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Culture : Beauty and the Beast of Apartheid in S. Africa : Amid the bathing-suit and talent contests, there is also bias. A black woman can win and yet lose the crown.


JOHANNESBURG, South Africa — The lights were dimmed, the audience held its breath and the master of ceremonies ripped open the envelope. On a card inside was the name of the new People's Miss Johannesburg--"Nani Mokoena!"

A crown was placed on the tall black model's head and photographers snapped pictures of her holding the keys to the Opel Kadette she had won. It was the happiest moment in 20-year-old Nani Mokoena's life.

But by the next day, her warm glow was gone. Pageant officials said there had been a misunderstanding. It seemed that the sponsors were happy to let black women compete for the crown, but they wanted a white woman to wear it.

The pageant was restaged two weeks later, and the judges knew just what to do. A blue-eyed blonde Afrikaner, Mokoena's runner-up the first time, got the crown, the car, the modeling contract and the free trip to Portugal.

That was 1990, but the memory was still fresh when Nani Mokoena and many other black women considered whether to enter the country's most prestigious pageant, Miss South Africa of 1991.

"Many of us thought about taking a chance," Mokoena said, "but why enter and then be made to feel ashamed of yourself?"

In a country with five times as many blacks as whites, only 50 of the 500 Miss South Africa 1991 contestants were black. And although the pageant has been open to all races since it began in 1954, there's never been a black winner.

As Mokoena expected, no blacks were even among the 12 finalists. The panel of nine judges (one of whom was black) chose a tall, blonde 22-year-old actress, Diana Tilden-Davis, as the new Miss South Africa.

The pageant generated only a murmur of disapproval among blacks when Tilden-Davis was crowned in August. But her appearance and third-place finish in the Miss World pageant last month, (South Africa previously had been ostracized from the international stage since 1977) has touched off an ugly debate here over beauty, racism and the legacy of apartheid.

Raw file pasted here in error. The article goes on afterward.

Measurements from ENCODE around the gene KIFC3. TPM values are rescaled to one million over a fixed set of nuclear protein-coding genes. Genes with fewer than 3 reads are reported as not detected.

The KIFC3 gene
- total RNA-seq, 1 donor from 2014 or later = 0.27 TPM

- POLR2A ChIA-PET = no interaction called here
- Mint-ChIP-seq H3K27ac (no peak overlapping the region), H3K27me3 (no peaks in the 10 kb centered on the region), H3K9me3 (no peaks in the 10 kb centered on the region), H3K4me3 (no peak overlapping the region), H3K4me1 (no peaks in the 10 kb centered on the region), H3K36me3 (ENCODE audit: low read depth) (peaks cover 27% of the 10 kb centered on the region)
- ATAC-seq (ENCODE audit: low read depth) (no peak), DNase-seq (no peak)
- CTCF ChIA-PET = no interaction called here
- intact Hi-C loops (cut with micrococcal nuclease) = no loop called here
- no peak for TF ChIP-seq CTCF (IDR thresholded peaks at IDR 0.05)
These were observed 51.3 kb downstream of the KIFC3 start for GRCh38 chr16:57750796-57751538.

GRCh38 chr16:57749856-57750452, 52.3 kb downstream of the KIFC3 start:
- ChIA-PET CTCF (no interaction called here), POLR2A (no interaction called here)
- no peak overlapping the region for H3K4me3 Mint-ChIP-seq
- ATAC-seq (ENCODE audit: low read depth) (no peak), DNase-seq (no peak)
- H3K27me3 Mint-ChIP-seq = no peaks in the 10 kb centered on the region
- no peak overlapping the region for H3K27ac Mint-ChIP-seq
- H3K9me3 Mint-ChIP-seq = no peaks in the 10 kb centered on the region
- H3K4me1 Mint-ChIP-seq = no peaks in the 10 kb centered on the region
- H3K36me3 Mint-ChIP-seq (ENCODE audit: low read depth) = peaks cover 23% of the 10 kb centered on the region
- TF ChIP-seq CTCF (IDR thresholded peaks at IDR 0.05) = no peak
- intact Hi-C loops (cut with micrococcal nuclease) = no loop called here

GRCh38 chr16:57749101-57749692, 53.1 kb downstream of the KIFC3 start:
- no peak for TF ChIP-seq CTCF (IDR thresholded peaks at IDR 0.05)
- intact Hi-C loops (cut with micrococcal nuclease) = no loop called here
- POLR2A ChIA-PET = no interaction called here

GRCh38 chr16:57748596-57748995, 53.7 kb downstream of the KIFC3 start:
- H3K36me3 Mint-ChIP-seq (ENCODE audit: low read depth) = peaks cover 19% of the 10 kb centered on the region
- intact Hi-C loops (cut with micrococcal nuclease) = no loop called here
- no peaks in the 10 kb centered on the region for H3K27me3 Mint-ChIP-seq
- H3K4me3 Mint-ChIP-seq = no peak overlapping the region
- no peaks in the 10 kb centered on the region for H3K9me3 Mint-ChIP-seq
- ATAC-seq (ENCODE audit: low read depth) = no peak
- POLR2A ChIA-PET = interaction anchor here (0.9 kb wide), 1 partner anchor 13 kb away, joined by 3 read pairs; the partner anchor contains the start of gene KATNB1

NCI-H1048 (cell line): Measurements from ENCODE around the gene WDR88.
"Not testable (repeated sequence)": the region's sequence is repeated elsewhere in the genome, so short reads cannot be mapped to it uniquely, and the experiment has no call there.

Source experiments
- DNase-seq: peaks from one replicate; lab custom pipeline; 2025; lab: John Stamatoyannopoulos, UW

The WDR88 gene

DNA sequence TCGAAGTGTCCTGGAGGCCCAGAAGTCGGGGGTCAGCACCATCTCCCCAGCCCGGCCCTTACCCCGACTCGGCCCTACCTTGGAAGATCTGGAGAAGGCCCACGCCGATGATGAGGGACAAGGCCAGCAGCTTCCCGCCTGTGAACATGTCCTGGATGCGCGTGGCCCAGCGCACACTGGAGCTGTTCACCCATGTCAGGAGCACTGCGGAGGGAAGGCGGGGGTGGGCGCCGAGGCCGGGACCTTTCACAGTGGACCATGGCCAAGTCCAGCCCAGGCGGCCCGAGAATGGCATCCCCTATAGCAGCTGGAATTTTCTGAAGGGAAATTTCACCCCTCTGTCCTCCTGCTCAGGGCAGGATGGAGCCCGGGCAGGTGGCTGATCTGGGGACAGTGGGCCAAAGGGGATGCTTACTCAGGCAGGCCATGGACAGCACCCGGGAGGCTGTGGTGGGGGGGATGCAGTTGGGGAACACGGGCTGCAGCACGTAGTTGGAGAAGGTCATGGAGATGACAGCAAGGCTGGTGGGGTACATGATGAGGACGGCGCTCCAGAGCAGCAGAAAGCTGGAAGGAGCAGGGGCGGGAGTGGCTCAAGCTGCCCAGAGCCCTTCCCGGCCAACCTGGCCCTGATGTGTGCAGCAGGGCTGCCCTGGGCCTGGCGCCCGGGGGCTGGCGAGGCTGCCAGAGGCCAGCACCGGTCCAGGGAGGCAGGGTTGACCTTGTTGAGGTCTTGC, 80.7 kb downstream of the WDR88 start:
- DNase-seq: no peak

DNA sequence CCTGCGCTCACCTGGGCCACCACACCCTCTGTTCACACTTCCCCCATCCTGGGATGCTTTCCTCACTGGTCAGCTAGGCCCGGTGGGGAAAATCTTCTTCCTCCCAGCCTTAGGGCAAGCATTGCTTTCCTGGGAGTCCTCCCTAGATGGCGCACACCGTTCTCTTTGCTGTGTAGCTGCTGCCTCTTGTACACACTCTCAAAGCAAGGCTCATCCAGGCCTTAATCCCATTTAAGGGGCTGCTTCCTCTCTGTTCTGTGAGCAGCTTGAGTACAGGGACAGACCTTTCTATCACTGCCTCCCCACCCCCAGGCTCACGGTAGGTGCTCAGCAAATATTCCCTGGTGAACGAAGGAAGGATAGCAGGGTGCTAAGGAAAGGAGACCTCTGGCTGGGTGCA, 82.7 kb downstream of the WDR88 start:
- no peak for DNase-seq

Beauty contests are the latest front in the battle between whites and blacks for future control of South Africa.

Whites had enthusiastically applauded the invitation from the Miss World organizers, who turned away South Africa's entrant in London 14 years ago. Interest in South Africa was so high that the pageant finale in Atlanta last month was broadcast live nationwide here, at 4 a.m. South African time, and rerun that evening for viewers who missed it.

Top government officials, all of whom are white, said Miss South Africa's re-entry into world competition was yet another sign that their promises of reform were ending this country's long isolation. And Tilden-Davis even paused for tips from Foreign Minister Roelof F. (Pik) Botha, in a meeting recorded in full color in the local newspapers, before leaving for the United States.

But many blacks weren't so pleased to see the doors swinging open.

"All of a sudden, whites are feeling that absolutely everything is kosher," said Nokwanda Sithole, editor of the black-oriented Tribute Magazine. "They're comfortable that Diana Tilden-Davis is in the Miss World competition, even though she is absolutely not representative of this country."

While most blacks have welcomed President Frederik W. de Klerk's sweeping reform of segregation laws in South Africa and willingness to share power with blacks, they remain an oppressed majority, denied the vote and subjected to widespread poverty and homelessness.

"How we wish we could share in the joy of Miss South Africa," the black daily Sowetan newspaper, the country's largest, said in an editorial. "Sadly, her good performance (in the Miss World pageant) leaves many black South Africans cold."

The African National Congress, the country's largest black opposition group, had given its grudging OK to the Miss World invitation. But the ANC's women's league dissented, saying that the beauty industry "degrades and exploits women" and that "in our view the current white Miss South Africa does not represent the majority of our women."

"South Africa is very, very anxious to prove to the world that all is well here, but it is not true," said Baleka Kgotsitsele, of the ANC Women's League. "There are many things that are still the same, and these beauty pageants are proof of it."

But it was Tilden-Davis herself who ignited the controversy. During a trip by Miss World contestants to South Africa, Miss Nigeria innocently asked the South African queen why more blacks didn't compete for Miss South Africa.

According to Miss Nigeria, Tilden-Davis, whose sister won the crown in 1988, said it was because most black girls become pregnant by the time they are 15. (Miss South Africa contest rules stipulate that only unmarried, childless women under 24 may compete.)

After some weeks of silence, Tilden-Davis denied the remark. She admitted, however, that she had discussed the lack of black contestants in Miss South Africa with Miss Nigeria.

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